Wednesday, July 12, 2006

Fifth Circuit Grants En Banc Review in International Money Laundering Case

The Fifth Circuit has granted en banc review in United States v. Cuellar, No. 05-10065 (July 3, 2006 order here; February 22, 2006 panel opinion here).

Cuellar was convicted, at a jury trial, of one count of international money laundering in violation of 18 U.S.C. § 1956(a)(2)(B)(i). The panel held, over a dissent, that the Government failed to prove that the transportation of the money was designed to conceal the source, ownership, etc. of the funds, and that Cuellar knew of that design.

In short, Cuellar was caught driving a car to Mexico with $83,000 in cash concealed in a secret compartment. He testified at trial that he didn't know anything about the cash and "was returning the car to Acuna, Mexico at the behest of a shadowy character he identified only as Mr. Morcia."

The court held that there was sufficient evidence to support a finding beyond a reasonable doubt on the first three elements of international money laundering: 1) Cuellar was attempting to transport the cash to Mexico, 2) the jury could infer that the money constituted proceeds of drug trafficking, and 3) Cuellar's behavior was consistent with courier behavior as explained at trial by an expert ICE agent.

However, the court held that the evidence was insufficient as to the fourth and fifth elements of the offense: that "the transportation of the funds must have been designed (in whole or in part) to conceal or disguise the nature, location, source, or control of the proceeds," and that Cuellar knew of that design.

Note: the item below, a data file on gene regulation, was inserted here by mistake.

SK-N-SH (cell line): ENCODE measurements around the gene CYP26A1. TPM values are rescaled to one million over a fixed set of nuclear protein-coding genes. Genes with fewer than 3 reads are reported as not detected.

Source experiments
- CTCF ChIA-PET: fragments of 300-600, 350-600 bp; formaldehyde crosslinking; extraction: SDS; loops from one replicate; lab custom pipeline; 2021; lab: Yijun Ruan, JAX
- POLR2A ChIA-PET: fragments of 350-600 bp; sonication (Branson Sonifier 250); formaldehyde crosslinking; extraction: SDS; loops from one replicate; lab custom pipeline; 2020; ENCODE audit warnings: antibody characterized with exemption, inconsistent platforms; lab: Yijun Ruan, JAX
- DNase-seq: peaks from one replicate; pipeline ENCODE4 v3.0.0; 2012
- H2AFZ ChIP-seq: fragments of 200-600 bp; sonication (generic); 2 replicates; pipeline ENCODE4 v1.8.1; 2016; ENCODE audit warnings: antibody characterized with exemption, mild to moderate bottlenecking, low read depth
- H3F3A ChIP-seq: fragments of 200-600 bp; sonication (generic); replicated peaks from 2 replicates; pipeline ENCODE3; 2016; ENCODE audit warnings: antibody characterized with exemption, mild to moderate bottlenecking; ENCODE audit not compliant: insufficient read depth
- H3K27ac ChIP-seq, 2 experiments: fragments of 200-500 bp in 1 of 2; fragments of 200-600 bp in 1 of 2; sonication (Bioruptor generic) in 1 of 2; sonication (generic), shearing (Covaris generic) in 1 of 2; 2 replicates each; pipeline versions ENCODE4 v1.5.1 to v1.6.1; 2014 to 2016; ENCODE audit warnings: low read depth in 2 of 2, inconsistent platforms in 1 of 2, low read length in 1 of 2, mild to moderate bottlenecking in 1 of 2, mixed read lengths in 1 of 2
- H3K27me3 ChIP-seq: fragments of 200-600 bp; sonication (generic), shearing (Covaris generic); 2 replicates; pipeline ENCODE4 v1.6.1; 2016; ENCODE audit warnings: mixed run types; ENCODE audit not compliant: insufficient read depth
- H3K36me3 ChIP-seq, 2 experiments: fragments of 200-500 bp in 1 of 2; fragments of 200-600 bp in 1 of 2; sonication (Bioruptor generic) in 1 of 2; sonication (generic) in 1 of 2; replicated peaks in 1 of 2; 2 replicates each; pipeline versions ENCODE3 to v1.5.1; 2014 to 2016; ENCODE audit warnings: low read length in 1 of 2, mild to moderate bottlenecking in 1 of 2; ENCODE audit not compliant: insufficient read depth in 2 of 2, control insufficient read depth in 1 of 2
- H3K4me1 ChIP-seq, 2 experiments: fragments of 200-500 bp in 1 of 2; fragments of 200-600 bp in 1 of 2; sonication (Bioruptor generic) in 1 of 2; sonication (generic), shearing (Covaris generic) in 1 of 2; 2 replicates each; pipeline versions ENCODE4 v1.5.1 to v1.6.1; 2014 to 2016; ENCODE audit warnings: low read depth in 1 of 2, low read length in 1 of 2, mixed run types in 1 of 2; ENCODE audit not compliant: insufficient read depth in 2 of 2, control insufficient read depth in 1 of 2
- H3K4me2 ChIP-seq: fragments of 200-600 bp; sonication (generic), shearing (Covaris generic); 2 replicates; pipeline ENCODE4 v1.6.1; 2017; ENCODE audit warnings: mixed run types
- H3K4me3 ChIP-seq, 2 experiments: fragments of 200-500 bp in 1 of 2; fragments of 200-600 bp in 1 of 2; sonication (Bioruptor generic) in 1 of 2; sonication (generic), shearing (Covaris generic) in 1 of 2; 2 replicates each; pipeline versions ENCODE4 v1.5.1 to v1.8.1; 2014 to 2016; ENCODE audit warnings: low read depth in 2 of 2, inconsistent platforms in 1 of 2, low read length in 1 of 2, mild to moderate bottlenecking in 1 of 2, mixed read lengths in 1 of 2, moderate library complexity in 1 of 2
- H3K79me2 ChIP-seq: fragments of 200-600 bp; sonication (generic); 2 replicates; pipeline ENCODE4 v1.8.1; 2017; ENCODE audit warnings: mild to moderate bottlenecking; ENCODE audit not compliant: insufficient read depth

Concealing the money in the hidden compartment was the means employed to [get the cash to Mexico], but the concealment itself was not the "design" of Cuellar's activity, as the statute requires; the concealment was merely ancillary to Cuellar's design.

Taking hidden cash to Mexico is not money laundering unless some further design to conceal can be proved. The statute would prohibit taking drug money to Mexico for the purpose of concealing the fact that it is drug money. The statute does not outlaw concealing drug money for the purpose of taking it to Mexico.
Slip op. at 5. The majority did, however, opine that Cuellar could probably be prosecuted for bulk cash smuggling in violation of 31 U.S.C. § 5332(a) without offending double jeopardy principles.

The dissent would have held that there was sufficient evidence to establish the concealment element "on several levels": 1) Cuellar was involved in a plan whose overall purpose was to "surreptitiously move cash proceeds of drug sales from the United States to Mexico[,]" 2) the plan effectively concealed the kingpin's ownership of the funds, and 3) the cash was literally concealed in the vehicle. According to the dissent, other circuits have found similar facts to constitute sufficient evidence of concealment.


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